VuWaDB: A Vulnerability Workaround Database

VuWaDB: A Vulnerability Workaround Database

Atefeh Khazaei (Yazd University, Yazd, Iran), Mohammad Ghasemzadeh (Yazd University, Yazd, Iran), and Christoph Meinel (Hasso Plattner Institute, Potsdam, Germany)
Copyright: © 2018 |Pages: 11
DOI: 10.4018/IJISP.2018100102
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This paper introduces VuWaDB, which is a database for vulnerability workarounds. When faced with a newly discovered vulnerability, experts tend to use workarounds in order to mitigate the risks until a patch is issued by the vendor. Currently, the available vulnerability databases suffer from the lack of comprehensive workaround solutions. Furthermore, the presented workarounds are only limited to a few vulnerabilities but also poorly recorded in natural language sentences and plain text format. In order to construct VuWaDB, first, the related information was gathered from a number of well-known vulnerability databases and then extracted, analyzed, and labeled. In this regard, VuWaDB organizes the workarounds in six categories: configuration, modify code, redirect, remove, restrict access and, utility tool. Lastly, it was analyzed from the statistical point of view.
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Each year a large number of vulnerabilities are being discovered and reported. In the context of computer security, a vulnerability can be defined as a weakness which allows an attacker to threaten system’s confidentiality, availability or integrity.

When faced with a new vulnerability, vendors tend to issue patches or upgrades to fix the issue causing the vulnerability, however, issuing and providing a patch or upgrade often has a considerable delay and during this interval, systems are prone to exploits. In this regard, an effective approach is trying to find a workaround. Workarounds are solutions that mitigate the risk of a vulnerability being exploited, for instance, changing access control or enable filtering (Holm, 2012).

So far, inadequate attention has been paid to provide structured information on workaround solutions. Most available vulnerability databases do not include workaround solutions as a separate information element in their records. Some of these databases include workarounds for only a few numbers of vulnerabilities, and they often list the workarounds as part of the vulnerability’s solution. In this regard, providing comprehensive and structured databases containing workaround solutions with consistent categories can effectively help security experts to build automated systems to deal with new vulnerabilities.

The main contributions of this study are as follows:

  • 1.

    Introducing general categorization for vulnerability workarounds: In the literature, comprehensive categories have not been provided for vulnerability workarounds until now;

  • 2.

    Compiling a vulnerability workaround database (VuWaDB): In this database, there are accurate data that were gathered, analysed and labelled manually from some reliable databases;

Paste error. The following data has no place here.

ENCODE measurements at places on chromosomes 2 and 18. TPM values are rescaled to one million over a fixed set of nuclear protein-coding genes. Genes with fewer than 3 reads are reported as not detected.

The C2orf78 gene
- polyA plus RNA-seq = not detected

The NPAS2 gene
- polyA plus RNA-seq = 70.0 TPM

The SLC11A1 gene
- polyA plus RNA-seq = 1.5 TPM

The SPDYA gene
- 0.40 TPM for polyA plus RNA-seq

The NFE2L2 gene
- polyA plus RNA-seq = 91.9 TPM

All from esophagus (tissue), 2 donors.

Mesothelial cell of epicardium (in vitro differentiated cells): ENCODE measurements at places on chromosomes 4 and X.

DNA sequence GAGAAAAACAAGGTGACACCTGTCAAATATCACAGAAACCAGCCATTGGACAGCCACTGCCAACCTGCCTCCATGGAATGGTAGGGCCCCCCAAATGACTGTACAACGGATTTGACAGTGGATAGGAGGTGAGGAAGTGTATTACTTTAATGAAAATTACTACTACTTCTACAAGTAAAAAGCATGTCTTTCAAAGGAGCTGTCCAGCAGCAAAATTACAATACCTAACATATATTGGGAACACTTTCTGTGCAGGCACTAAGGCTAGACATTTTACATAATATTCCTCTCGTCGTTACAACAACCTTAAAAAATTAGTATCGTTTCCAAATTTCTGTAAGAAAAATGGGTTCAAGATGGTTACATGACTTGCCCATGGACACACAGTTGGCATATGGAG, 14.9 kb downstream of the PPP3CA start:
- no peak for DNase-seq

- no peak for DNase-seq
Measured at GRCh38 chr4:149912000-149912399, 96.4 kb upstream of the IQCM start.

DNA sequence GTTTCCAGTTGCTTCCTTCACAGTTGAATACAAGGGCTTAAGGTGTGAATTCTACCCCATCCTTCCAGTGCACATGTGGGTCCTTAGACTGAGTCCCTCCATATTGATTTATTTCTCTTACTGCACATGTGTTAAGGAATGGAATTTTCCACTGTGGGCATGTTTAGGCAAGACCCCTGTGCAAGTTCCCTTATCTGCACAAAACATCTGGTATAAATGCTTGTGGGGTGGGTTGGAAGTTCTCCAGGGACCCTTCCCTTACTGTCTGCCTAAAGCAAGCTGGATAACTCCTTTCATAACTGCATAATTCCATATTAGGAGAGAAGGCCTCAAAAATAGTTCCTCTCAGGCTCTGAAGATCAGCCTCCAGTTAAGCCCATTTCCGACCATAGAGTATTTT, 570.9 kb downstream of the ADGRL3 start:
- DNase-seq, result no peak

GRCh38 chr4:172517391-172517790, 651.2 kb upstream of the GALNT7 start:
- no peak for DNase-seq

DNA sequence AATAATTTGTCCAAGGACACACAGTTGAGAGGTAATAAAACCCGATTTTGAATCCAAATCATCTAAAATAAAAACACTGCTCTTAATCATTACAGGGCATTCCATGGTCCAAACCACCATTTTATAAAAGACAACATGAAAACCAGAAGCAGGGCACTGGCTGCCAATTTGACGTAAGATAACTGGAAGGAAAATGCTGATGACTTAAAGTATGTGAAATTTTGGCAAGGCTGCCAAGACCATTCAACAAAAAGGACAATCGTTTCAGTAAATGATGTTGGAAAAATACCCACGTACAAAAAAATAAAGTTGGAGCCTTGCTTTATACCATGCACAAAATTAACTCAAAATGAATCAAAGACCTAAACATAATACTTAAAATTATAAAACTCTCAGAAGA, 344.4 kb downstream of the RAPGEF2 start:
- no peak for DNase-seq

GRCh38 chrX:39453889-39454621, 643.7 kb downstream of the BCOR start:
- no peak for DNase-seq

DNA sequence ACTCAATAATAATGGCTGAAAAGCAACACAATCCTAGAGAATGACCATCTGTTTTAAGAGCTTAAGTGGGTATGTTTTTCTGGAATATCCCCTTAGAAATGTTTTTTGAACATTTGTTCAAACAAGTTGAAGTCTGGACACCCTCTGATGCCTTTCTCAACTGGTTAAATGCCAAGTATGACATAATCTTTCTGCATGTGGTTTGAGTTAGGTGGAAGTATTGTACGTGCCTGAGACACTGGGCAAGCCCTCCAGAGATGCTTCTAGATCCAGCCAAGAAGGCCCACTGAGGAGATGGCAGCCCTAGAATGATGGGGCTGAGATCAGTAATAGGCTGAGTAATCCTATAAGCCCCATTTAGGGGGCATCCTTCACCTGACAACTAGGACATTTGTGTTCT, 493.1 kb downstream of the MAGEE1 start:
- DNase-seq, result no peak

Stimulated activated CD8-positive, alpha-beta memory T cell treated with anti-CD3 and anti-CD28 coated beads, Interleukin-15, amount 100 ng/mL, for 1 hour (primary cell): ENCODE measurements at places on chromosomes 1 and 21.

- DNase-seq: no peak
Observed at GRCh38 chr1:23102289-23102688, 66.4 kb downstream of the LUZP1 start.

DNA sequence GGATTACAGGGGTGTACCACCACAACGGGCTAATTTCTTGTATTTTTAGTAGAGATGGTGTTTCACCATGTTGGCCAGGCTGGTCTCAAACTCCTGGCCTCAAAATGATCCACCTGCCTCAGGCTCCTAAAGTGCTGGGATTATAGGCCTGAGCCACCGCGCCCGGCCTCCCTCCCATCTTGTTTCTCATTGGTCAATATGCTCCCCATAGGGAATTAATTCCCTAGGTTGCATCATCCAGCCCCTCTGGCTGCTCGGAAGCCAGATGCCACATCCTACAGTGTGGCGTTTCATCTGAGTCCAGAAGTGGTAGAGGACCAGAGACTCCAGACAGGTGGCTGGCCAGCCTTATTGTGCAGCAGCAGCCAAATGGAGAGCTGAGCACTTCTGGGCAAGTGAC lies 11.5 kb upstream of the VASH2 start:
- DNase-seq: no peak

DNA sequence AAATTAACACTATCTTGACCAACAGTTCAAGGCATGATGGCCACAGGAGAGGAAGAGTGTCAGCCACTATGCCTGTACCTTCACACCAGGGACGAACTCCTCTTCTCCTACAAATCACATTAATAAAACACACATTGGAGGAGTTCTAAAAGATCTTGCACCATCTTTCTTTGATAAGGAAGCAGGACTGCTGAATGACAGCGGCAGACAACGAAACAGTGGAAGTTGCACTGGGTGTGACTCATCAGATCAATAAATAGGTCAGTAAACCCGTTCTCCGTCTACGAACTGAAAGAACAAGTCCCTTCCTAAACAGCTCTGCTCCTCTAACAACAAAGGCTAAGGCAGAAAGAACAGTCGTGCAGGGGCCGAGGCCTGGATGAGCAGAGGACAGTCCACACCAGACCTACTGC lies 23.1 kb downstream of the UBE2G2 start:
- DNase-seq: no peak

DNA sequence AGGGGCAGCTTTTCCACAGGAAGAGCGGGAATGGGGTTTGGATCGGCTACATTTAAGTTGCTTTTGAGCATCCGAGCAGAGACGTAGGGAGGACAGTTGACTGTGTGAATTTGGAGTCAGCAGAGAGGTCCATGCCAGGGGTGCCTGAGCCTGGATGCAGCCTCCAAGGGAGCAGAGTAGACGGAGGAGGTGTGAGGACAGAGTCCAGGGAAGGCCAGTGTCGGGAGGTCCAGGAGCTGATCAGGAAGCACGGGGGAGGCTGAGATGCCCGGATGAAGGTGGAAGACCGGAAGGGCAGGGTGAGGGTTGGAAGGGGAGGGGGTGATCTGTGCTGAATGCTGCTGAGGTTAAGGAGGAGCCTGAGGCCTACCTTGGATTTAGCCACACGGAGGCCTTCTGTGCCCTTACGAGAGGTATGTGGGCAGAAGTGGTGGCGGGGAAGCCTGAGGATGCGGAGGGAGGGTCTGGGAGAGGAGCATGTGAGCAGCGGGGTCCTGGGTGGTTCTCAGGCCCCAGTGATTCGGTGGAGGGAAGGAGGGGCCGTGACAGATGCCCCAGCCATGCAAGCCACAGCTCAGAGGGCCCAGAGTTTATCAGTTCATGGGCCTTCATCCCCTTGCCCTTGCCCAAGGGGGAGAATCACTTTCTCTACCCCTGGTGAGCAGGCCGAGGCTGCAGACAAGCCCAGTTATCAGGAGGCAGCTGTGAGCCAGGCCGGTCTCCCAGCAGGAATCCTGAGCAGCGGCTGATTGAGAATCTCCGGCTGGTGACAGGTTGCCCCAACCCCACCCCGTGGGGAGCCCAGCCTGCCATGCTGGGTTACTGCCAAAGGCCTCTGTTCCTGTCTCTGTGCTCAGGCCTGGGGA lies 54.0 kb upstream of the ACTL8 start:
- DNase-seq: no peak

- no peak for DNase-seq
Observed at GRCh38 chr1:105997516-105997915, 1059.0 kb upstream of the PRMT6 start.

• 3.

    Analysing workaround data trends: The VuWaDB was analysed in regards to time, severity and type of vulnerabilities.


Literature Review

There are various vulnerabilities databases, however, only some of them report available patches and upgrades to deal with vulnerabilities. OSVDB (2018), Security Tracker (2018) and CERT CC Vulnerability Notes (2018) are amongst these databases. Due to their reliability, they are widely used by many researchers; however, they only provide workarounds for only a few numbers of vulnerabilities in their solution fields. In fact, so far few attention has been paid to workarounds in vulnerability databases (Khazaei & Ghasemzadeh, 2016; Khazaei, Ghasemzadeh & Derhami, 2016). Here, for the first time, the main focus is on extracting, investigating and recording vulnerability workarounds (leading to construction of VuWaDB).

In VuWaDB, the workarounds have been categorised. The available vulnerability databases do not include any pervasive workaround categorizations. In fact, although a few of the researchers have already tried to categorise some of the vulnerability solutions, but none of them has considered all of the vulnerability types.

Howard (1997) in his Ph.D. thesis focused on Internet vulnerabilities. He defined two broad categories for corrective actions: Internal actions and External actions. Each of these two main categories consists of sub-categories. Internal actions are those actions performed by the system administrators, for example to restrict, configure, or upgrade hardware or software. These actions make a host or site more secure. External actions are those actions that can be accomplished from outside the organisation such as the actions involving law enforcement or the actions against the intruder. Howard’s work seems to be the first effort towards gathering and categorising corrective actions as part of the vulnerabilities’ solutions. However, his categorization is limited to only internet vulnerabilities.

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